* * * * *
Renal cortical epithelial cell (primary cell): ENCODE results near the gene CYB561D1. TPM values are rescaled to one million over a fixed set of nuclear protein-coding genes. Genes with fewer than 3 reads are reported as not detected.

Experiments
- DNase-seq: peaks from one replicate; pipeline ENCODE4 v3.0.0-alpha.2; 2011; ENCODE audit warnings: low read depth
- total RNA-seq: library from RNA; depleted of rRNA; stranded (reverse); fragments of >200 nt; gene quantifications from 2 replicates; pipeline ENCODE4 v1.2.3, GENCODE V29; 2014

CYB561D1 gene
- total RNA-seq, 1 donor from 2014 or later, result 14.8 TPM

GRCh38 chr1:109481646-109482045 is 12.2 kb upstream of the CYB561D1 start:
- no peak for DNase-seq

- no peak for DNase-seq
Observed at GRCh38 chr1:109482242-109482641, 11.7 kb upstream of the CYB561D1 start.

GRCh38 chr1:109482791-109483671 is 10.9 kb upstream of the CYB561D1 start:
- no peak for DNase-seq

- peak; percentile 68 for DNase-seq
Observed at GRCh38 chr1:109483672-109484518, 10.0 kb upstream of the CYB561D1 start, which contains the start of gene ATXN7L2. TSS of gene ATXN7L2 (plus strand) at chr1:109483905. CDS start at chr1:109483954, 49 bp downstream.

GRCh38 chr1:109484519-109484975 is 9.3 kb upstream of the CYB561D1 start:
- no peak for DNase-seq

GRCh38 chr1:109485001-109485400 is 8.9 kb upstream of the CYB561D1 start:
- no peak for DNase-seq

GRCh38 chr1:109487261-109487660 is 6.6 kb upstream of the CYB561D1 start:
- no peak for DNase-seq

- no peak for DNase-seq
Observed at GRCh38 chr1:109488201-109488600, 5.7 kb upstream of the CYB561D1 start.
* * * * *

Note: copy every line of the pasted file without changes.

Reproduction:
Renal cortical epithelial cell (primary cell): ENCODE results near the gene CYB561D1. TPM values are rescaled to one million over a fixed set of nuclear protein-coding genes. Genes with fewer than 3 reads are reported as not detected.

Experiments
- DNase-seq: peaks from one replicate; pipeline ENCODE4 v3.0.0-alpha.2; 2011; ENCODE audit warnings: low read depth
- total RNA-seq: library from RNA; depleted of rRNA; stranded (reverse); fragments of >200 nt; gene quantifications from 2 replicates; pipeline ENCODE4 v1.2.3, GENCODE V29; 2014

CYB561D1 gene
- total RNA-seq, 1 donor from 2014 or later, result 14.8 TPM

GRCh38 chr1:109481646-109482045 is 12.2 kb upstream of the CYB561D1 start:
- no peak for DNase-seq

- no peak for DNase-seq
Observed at GRCh38 chr1:109482242-109482641, 11.7 kb upstream of the CYB561D1 start.

GRCh38 chr1:109482791-109483671 is 10.9 kb upstream of the CYB561D1 start:
- no peak for DNase-seq

- peak; percentile 68 for DNase-seq
Observed at GRCh38 chr1:109483672-109484518, 10.0 kb upstream of the CYB561D1 start, which contains the start of gene ATXN7L2. TSS of gene ATXN7L2 (plus strand) at chr1:109483905. CDS start at chr1:109483954, 49 bp downstream.

GRCh38 chr1:109484519-109484975 is 9.3 kb upstream of the CYB561D1 start:
- no peak for DNase-seq

GRCh38 chr1:109485001-109485400 is 8.9 kb upstream of the CYB561D1 start:
- no peak for DNase-seq

GRCh38 chr1:109487261-109487660 is 6.6 kb upstream of the CYB561D1 start:
- no peak for DNase-seq

- no peak for DNase-seq
Observed at GRCh38 chr1:109488201-109488600, 5.7 kb upstream of the CYB561D1 start.